- Numbers 30:1 - 31:54
- Proverbs 11:20 - 21
Numbers 30:1 - 31:54
Chapter 31 tells the story of Israel's conquest of the Midianites. The Lord was angry with the Midiantes because they had led many Israelite men into worshiping Baal of Peor.
Israel went into battle with only 12,000 men. It doesn't say (as far as I can tell here) how many they fought against. What it does say is that all five of the Midian Kings (Evi, Rekem, Zur, Hur and Reba) were killed in battle. All the men, boys, and non-virgin women were killed either in battle or shortly afterwards.
The Israelites captured 675,000 sheep and goats, 72,000 cattle and 61,000 virgins. So while we do not know how many Midianites were killed, we do know that the amount of animals and virgins was quite large. Virgin women would not account for a large percentage of the population, yet there were 61,000 of them.
Now before someone reads this and gets the wrong impression about the taking of the virgin women -- they were not kept because the men wanted just the virgins. Originally the Israelites did not kill the women and children, but when the captives were led to Moses, he was angry. The way the Midianites led Israel to worship Baal was by luring the men into the beds of the women. Therefore only women that were virgins could live because they did not participate in that scheme. All others were ordered to be killed.
I was surprised when 31:8 mentioned that the Israelites killed Balaam. I found the story of Balaam to be quite interesting, and remarked about it in two separate posts. When we first met Balaam, he was sent for by the king of the Moabites to curse the Israelites. The Lord told Balaam these people were not cursed -- they were blessed.
The Moabite king sent for Balaam a couple times before Balaam finally agreed to go. Along the way, an angel of the Lord blocked the road and Balaam's donkey would not pass. Balaam beat his donkey three times before the donkey turned around and spoke to him, warning him to say only what the Lord told him to say. Balaam agreed, and despite much anger from the king, he did not curse the Israelites. He went on his way.
I thought that was where the story ended, until the Israelites killed Balaam. No information was given in that verse as to why, but later in verse 31:16, we are told that it was Balaam's advice that gave birth to the scheme.
This really surprised me, since Balaam seemed to follow God's command and left without cursing the Israelites. So I wonder why he would plan to cause the Israelites to worship another god? Obviously Balaam knew the Lord, he received visions and he knew it was the Lord who warned him against cursing the Israelites.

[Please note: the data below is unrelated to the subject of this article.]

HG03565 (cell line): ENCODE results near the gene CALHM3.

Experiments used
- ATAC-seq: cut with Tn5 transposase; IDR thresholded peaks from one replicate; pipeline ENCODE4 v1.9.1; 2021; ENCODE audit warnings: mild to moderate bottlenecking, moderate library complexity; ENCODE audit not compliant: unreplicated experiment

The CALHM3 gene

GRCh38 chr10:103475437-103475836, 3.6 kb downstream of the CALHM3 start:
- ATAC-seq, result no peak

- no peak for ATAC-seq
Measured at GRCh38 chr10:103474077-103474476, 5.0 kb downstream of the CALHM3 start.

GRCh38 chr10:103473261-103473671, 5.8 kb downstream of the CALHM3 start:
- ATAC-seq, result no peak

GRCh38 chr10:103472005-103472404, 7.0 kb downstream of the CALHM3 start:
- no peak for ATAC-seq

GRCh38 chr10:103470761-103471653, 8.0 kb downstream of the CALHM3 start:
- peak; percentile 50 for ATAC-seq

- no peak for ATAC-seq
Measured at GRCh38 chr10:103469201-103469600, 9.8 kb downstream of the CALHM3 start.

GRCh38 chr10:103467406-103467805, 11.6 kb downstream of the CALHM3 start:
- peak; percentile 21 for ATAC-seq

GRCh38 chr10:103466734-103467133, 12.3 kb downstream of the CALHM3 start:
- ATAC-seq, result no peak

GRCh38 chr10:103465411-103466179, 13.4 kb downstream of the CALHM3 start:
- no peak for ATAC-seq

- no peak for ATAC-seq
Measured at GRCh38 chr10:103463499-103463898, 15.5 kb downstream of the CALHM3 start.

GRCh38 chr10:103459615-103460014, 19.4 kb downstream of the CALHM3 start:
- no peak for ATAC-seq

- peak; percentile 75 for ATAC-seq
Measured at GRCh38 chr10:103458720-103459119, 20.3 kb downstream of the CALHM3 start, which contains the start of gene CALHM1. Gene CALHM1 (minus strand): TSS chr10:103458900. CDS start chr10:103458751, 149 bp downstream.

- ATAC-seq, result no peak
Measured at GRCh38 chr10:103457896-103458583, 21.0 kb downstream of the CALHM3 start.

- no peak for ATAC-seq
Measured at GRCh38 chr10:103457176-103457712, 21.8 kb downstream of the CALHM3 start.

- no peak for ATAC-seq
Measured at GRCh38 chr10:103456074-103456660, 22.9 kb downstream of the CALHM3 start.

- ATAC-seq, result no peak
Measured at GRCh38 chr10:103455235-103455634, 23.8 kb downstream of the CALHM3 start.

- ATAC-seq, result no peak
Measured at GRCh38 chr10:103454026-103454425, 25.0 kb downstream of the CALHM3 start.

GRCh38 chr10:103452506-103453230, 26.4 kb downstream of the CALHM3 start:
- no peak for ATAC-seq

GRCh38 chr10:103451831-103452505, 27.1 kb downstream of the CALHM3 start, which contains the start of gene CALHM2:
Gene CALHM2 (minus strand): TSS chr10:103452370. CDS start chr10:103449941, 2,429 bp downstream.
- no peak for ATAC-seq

So what motive might Balaam have had to try to make the Israelites fall out of favor with God? Was it money? He was offered an awful lot to curse them, but since he couldn't I doubt he got paid. Maybe I'll run across more information later. If not, it's all speculation for me. Anyone else have thoughts on the matter?
Proverbs 11:20 - 21
20 The Lord detests people with crooked hearts, but he delights in those with integrity.
21 Evil people will surely be punished, but the children of the godly will go free.Verse 21 really speaks to me today, especially since I read about all the deaths of the Midianites -- and that included the male children. I also recall reading other excerpts where the children were ordered to be killed after a battle. I always wonder about that.
The bible says in more than one place that a good crop yields good fruit and a bad crop yields bad fruit. I guess the same could be said for children. I don't condone the deaths of the children by any means, but these passages at least help me to reconcile my feelings when I read stories like the one above.
God knew the hearts of these children and he knew the hearts of the parents. If He deemed any of them worth saving, then He would have saved them. It's still sad, but at least it helps me understand better why the Lord would command that those children be killed.
A short note on integrity -- doing the right thing, even when no one is looking. Sometimes it might feel like there's no reward to doing the right thing, but right here we are told that God knows. God knows and he values it of us. And if we do the wrong thing because no one is looking, he knows that too, and that he detests. I know which choice I choose to take.